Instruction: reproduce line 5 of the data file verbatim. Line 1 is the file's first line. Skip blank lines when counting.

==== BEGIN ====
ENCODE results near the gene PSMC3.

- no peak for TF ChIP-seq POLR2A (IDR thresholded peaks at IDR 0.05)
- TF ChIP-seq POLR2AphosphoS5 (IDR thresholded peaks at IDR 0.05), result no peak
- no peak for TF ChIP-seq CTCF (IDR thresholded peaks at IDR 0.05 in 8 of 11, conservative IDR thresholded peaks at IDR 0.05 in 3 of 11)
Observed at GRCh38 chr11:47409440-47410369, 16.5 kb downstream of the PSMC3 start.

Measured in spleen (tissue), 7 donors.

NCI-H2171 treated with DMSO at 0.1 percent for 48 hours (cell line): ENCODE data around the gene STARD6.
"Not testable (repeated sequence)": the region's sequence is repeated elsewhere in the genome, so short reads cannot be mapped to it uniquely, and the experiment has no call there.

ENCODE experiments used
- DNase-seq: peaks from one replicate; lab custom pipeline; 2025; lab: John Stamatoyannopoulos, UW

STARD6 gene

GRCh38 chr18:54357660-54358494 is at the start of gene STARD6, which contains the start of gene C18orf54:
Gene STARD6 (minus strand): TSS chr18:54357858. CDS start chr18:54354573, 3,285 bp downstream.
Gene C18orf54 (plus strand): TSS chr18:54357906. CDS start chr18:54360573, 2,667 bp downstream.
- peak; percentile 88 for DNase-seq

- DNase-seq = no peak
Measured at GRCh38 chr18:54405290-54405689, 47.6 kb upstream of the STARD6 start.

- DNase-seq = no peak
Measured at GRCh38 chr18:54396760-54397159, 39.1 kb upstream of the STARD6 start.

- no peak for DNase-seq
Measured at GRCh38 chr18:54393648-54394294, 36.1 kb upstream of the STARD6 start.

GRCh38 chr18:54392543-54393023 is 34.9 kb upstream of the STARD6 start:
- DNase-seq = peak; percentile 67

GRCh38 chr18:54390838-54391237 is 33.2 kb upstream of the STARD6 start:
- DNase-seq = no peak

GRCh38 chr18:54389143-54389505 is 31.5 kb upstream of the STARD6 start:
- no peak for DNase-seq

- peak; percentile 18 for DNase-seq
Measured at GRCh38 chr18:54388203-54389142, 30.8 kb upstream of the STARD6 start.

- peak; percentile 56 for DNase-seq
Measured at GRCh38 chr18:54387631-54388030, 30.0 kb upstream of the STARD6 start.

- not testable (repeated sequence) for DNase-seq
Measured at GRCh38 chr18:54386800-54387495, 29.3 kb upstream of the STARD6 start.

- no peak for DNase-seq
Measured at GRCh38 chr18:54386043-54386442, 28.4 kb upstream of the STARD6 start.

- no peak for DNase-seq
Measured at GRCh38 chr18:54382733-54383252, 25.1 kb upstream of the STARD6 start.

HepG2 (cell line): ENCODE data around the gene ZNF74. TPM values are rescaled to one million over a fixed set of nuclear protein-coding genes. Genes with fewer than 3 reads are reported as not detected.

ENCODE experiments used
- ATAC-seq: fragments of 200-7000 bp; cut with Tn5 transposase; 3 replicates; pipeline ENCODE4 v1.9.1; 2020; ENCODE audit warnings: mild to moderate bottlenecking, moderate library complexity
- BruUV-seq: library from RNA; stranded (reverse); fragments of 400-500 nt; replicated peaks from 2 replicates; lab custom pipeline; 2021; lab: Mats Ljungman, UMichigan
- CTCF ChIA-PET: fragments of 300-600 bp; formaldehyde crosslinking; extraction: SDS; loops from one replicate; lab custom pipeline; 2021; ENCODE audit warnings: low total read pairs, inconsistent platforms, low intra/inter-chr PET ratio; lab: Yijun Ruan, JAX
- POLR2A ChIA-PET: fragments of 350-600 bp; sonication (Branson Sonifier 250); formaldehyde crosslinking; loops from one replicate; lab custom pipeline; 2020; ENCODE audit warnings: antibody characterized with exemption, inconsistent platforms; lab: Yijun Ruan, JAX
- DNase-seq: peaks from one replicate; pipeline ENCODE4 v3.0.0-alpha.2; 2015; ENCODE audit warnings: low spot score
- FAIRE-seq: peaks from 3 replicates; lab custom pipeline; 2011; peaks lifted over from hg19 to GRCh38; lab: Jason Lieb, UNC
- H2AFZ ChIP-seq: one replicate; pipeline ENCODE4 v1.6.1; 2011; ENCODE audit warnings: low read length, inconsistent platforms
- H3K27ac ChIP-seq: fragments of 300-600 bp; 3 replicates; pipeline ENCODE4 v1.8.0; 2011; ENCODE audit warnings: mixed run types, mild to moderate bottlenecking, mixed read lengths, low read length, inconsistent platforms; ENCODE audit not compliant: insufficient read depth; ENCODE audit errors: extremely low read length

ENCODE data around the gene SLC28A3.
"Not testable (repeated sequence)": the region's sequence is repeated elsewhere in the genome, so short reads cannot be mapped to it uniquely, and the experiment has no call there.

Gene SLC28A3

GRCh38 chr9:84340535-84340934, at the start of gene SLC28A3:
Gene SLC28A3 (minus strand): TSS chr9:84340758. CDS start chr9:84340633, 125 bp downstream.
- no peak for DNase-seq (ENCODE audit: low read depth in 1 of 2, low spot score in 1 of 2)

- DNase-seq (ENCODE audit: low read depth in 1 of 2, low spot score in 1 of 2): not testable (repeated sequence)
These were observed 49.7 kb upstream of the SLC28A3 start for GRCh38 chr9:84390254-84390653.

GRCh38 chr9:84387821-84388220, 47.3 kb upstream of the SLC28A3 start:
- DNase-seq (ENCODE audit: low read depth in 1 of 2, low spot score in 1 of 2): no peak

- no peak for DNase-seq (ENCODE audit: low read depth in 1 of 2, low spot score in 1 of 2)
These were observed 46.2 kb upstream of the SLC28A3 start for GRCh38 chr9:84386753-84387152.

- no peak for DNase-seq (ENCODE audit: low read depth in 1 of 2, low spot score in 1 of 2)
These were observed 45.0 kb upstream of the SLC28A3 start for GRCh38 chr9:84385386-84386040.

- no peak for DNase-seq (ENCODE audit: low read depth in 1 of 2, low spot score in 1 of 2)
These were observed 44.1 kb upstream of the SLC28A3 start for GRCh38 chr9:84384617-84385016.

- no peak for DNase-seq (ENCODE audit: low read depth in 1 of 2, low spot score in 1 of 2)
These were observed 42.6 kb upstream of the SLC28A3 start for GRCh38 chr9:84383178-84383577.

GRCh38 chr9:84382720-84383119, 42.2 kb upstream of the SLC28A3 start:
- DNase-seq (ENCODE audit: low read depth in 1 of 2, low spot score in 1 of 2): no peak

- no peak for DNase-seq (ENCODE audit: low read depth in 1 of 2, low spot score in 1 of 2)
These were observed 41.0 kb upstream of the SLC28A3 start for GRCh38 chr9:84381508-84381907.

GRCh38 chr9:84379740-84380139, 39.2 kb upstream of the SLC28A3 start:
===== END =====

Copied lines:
Observed at GRCh38 chr11:47409440-47410369, 16.5 kb downstream of the PSMC3 start.